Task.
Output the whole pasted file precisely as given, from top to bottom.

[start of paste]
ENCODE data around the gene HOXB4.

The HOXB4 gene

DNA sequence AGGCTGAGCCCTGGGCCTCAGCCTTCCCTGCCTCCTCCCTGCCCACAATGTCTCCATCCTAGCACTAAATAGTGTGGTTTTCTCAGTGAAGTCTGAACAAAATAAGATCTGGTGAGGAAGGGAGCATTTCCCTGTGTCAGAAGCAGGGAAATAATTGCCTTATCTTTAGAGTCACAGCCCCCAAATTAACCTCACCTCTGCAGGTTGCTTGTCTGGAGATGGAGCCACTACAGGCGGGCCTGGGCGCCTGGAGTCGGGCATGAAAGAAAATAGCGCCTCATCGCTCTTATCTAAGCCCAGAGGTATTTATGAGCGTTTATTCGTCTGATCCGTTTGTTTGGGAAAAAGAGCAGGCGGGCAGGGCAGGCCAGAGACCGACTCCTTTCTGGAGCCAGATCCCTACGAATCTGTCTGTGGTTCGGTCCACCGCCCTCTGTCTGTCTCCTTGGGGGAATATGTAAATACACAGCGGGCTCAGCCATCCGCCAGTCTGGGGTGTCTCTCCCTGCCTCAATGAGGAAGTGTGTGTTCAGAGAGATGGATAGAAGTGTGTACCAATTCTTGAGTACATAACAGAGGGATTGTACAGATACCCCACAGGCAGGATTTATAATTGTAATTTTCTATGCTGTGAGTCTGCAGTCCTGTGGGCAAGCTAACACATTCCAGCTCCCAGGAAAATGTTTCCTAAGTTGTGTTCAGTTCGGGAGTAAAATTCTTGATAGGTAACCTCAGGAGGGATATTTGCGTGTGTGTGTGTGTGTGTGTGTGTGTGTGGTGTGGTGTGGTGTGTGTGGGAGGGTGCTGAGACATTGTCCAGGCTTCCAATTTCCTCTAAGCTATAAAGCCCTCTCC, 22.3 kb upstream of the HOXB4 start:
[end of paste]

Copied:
ENCODE data around the gene HOXB4.

The HOXB4 gene

DNA sequence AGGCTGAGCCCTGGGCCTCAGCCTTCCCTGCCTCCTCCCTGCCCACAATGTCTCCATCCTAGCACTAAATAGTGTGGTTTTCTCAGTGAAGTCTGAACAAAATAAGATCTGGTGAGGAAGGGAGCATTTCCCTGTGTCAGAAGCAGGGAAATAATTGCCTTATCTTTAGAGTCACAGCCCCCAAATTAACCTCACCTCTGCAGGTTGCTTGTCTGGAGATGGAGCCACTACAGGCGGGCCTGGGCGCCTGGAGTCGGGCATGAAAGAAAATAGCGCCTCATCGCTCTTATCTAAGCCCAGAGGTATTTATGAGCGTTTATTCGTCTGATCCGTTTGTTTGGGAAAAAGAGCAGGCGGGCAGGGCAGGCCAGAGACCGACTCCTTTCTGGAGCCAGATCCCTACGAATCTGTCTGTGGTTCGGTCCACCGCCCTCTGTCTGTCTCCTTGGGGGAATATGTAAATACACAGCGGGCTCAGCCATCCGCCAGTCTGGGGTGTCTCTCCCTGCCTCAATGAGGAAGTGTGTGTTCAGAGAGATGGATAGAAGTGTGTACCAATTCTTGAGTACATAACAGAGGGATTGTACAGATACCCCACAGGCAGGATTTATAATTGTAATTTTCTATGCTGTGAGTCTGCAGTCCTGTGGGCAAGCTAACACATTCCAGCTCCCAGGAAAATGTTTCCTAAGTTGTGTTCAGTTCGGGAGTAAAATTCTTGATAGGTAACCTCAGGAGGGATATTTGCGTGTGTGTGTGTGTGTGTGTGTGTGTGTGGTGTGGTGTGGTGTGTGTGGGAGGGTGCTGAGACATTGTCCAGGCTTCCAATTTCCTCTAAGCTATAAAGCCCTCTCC, 22.3 kb upstream of the HOXB4 start: